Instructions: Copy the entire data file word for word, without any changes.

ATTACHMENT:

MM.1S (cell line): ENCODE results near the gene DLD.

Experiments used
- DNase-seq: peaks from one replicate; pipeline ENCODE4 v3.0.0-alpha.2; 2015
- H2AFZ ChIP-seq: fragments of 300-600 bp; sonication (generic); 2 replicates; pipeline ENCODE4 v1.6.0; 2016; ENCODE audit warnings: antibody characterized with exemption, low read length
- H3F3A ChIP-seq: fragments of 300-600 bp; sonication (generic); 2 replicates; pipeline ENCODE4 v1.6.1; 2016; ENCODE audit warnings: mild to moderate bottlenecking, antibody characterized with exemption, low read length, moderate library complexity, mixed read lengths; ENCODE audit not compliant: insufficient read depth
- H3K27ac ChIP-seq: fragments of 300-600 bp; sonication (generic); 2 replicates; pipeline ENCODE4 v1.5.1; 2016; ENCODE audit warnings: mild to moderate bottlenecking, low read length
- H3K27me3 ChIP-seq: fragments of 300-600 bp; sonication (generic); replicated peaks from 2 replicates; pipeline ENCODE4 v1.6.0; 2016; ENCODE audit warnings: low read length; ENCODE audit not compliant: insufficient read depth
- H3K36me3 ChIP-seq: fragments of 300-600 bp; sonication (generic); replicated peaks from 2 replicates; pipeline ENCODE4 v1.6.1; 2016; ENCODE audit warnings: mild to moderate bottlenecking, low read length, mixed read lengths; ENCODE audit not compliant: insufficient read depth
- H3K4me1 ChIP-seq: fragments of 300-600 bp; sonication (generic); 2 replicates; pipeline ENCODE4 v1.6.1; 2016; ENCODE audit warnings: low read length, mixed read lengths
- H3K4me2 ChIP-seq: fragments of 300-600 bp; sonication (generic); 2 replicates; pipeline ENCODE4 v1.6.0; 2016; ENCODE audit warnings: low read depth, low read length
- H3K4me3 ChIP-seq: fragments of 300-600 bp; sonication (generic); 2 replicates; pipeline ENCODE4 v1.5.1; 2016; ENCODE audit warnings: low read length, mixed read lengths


MM.1S (cell line): ENCODE results near the gene DLD.

Experiments used
- DNase-seq: peaks from one replicate; pipeline ENCODE4 v3.0.0-alpha.2; 2015
- H2AFZ ChIP-seq: fragments of 300-600 bp; sonication (generic); 2 replicates; pipeline ENCODE4 v1.6.0; 2016; ENCODE audit warnings: antibody characterized with exemption, low read length
- H3F3A ChIP-seq: fragments of 300-600 bp; sonication (generic); 2 replicates; pipeline ENCODE4 v1.6.1; 2016; ENCODE audit warnings: mild to moderate bottlenecking, antibody characterized with exemption, low read length, moderate library complexity, mixed read lengths; ENCODE audit not compliant: insufficient read depth
- H3K27ac ChIP-seq: fragments of 300-600 bp; sonication (generic); 2 replicates; pipeline ENCODE4 v1.5.1; 2016; ENCODE audit warnings: mild to moderate bottlenecking, low read length
- H3K27me3 ChIP-seq: fragments of 300-600 bp; sonication (generic); replicated peaks from 2 replicates; pipeline ENCODE4 v1.6.0; 2016; ENCODE audit warnings: low read length; ENCODE audit not compliant: insufficient read depth
- H3K36me3 ChIP-seq: fragments of 300-600 bp; sonication (generic); replicated peaks from 2 replicates; pipeline ENCODE4 v1.6.1; 2016; ENCODE audit warnings: mild to moderate bottlenecking, low read length, mixed read lengths; ENCODE audit not compliant: insufficient read depth
- H3K4me1 ChIP-seq: fragments of 300-600 bp; sonication (generic); 2 replicates; pipeline ENCODE4 v1.6.1; 2016; ENCODE audit warnings: low read length, mixed read lengths
- H3K4me2 ChIP-seq: fragments of 300-600 bp; sonication (generic); 2 replicates; pipeline ENCODE4 v1.6.0; 2016; ENCODE audit warnings: low read depth, low read length
- H3K4me3 ChIP-seq: fragments of 300-600 bp; sonication (generic); 2 replicates; pipeline ENCODE4 v1.5.1; 2016; ENCODE audit warnings: low read length, mixed read lengths